In the past century, an evolution has occurred in the field of structural engineering. It’s the evolvement of design practice and building codes that allow us to construct even taller buildings for people. So what makes it possible to go so tall without letting the structure collapse in wind or during an earthquake?
After the invention of the elevator, the first multi-story building was built. Engineers would arrange columns significantly close to each other, beams were deep, and the size of windows were significantly small. You can spot older buildings constructed this way in most downtown areas of major cities. Why did the architects and engineers of yesteryear design with closely spaced columns for taller buildings?
To understand this, let’s take the example of two sticks of the same material and thickness, but different lengths. Try bending the shorter one first, and then the longer one. Feel the difference? Doesn’t the longer one feel way more flexible? A similar experience happens when a short and a taller building are separately constructed with the same material and follows the same spacing pattern of columns and beams. The taller building will not have as much capacity to resist forces like wind or seismic movement. The taller buildings will certainly sway more and will either create discomfort for the occupants or collapse completely. In reality, a structural engineer would not even be allowed to design such a building. If an engineer wants a tall building to withstand these lateral forces, he or she would definitely place closely spaced columns and beams just to make sure everything works perfectly. But this comes at a cost: the net usable space is reduced. Apartments or offices would not have much natural lighting reaching the interior areas and there are obstructed lines of sight throughout the interior spaces. So, here we require an evolution in the structural design process.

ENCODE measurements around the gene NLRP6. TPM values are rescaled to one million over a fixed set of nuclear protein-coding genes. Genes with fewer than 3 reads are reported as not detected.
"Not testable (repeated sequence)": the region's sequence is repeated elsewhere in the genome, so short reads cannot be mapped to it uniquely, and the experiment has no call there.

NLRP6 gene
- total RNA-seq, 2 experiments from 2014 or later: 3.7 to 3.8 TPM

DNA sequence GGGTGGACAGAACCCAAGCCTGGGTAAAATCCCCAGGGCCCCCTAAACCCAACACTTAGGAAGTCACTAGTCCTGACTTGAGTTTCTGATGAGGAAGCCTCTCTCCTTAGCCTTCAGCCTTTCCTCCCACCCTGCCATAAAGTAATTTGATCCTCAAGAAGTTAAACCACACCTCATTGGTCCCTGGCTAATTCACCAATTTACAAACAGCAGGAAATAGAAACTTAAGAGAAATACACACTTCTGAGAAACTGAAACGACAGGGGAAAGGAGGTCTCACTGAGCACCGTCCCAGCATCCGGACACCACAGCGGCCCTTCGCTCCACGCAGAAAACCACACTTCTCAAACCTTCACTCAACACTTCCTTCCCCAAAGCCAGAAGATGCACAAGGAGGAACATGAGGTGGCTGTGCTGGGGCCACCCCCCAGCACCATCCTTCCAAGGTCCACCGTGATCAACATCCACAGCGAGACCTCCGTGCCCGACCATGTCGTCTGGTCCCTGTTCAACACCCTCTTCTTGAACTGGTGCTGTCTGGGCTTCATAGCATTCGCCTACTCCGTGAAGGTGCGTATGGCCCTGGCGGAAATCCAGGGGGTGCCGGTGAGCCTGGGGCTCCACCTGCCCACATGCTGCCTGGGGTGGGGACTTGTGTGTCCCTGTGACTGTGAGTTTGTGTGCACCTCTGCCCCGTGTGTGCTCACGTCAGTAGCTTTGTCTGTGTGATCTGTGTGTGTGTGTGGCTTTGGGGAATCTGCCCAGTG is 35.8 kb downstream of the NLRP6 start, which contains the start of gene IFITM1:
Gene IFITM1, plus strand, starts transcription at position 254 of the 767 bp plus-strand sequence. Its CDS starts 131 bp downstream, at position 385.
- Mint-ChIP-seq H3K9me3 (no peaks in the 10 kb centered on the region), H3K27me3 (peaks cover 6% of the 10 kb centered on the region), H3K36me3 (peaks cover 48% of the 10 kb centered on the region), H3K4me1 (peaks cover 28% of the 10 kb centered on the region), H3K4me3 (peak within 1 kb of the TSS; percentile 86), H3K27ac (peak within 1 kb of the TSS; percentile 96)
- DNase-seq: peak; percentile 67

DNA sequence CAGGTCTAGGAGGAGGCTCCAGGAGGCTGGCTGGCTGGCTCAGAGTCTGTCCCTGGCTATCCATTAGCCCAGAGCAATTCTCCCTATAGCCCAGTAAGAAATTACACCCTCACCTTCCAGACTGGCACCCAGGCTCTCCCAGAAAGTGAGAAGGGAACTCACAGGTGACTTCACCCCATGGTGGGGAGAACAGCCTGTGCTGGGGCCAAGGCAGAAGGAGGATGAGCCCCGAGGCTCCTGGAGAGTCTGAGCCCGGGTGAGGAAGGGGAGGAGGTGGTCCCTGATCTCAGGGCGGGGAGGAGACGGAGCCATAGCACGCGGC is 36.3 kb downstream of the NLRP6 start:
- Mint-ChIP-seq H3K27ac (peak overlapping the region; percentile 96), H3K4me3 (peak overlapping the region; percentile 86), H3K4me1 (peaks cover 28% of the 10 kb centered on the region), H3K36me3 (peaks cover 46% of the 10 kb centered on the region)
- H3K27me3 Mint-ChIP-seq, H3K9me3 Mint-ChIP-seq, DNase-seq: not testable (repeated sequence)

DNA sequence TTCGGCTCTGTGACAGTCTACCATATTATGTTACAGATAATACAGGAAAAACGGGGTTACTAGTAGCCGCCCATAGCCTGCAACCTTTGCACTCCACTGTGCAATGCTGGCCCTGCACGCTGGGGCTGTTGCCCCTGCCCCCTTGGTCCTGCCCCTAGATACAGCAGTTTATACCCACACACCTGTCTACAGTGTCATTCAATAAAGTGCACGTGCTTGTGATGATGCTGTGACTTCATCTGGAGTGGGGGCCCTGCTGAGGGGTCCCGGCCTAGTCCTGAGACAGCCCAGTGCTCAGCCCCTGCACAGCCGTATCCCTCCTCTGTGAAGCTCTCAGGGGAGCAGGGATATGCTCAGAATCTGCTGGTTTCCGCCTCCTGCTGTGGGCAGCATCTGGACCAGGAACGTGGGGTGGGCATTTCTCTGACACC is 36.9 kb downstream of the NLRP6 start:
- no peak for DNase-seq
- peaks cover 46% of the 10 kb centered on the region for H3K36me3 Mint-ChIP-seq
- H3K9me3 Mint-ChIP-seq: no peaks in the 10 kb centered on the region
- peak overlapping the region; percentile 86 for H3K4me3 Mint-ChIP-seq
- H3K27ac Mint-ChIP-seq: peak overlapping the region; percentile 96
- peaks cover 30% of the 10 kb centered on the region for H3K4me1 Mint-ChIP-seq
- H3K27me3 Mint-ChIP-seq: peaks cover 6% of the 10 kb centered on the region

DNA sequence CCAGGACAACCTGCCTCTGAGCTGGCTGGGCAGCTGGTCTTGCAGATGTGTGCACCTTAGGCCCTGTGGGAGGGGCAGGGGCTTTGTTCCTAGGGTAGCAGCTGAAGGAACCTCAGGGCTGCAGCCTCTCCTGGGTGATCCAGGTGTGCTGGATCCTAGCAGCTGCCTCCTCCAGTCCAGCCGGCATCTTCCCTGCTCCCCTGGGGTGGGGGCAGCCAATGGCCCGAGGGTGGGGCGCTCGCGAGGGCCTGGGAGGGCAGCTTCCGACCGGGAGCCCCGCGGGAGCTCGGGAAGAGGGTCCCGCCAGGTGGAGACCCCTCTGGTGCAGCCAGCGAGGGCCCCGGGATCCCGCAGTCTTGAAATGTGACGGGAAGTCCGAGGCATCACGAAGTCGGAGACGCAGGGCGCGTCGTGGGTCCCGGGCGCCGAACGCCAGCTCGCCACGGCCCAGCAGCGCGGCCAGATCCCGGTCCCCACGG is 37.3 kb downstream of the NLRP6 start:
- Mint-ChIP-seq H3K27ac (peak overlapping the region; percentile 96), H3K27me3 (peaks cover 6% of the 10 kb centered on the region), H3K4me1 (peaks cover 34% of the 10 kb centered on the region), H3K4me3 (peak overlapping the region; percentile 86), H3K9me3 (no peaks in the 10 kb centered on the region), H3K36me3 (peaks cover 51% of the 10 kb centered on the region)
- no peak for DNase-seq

As building designs became more formalized, practices and requirements evolved to confine all the service systems and functions of a building to a specific zone in the building. This happened when architects designed tall buildings and did not want to lose space near windows, so they started placing all the service systems toward the center of the building. These service systems require fire-proofing, and because they were centrally located, the best thing to do is to cover these systems with walls. A concrete wall will act as a fire resistant barrier, as well as provide lateral support to the building in case of wind or a seismic event.
A shear core is a network of walls interconnected with each other to make a rigid box. The area of the wall takes around 1-1.5% of the tower plate if the building is fairly regular and is centrally located. The occupant area will have widely spaced columns and a clear view of the outside from larger windows. Let’s understand what a shear core looks like.
If we look closely at the above building plan, we can see the centrally located shear core outlined in red and green. Walls run parallel to the building plan in both directions and small wall segments are connected with link beams (in green). Essentially, this configuration acts like a hollow tube with openings in it. The peculiarity of a tube shape is that it is very difficult to twist. For example, take two sheets of cardboard. Fold one into a box shape and tape the edge. Twist the flat sheet, and then the box. See the difference? The box is very rigid to twist as compared to a flat sheet. This is what makes a shear core so important. It acts as a multi-directional structure so even if the building experiences seismic or high wind forces from a random direction, the building has the ability to resist this twist.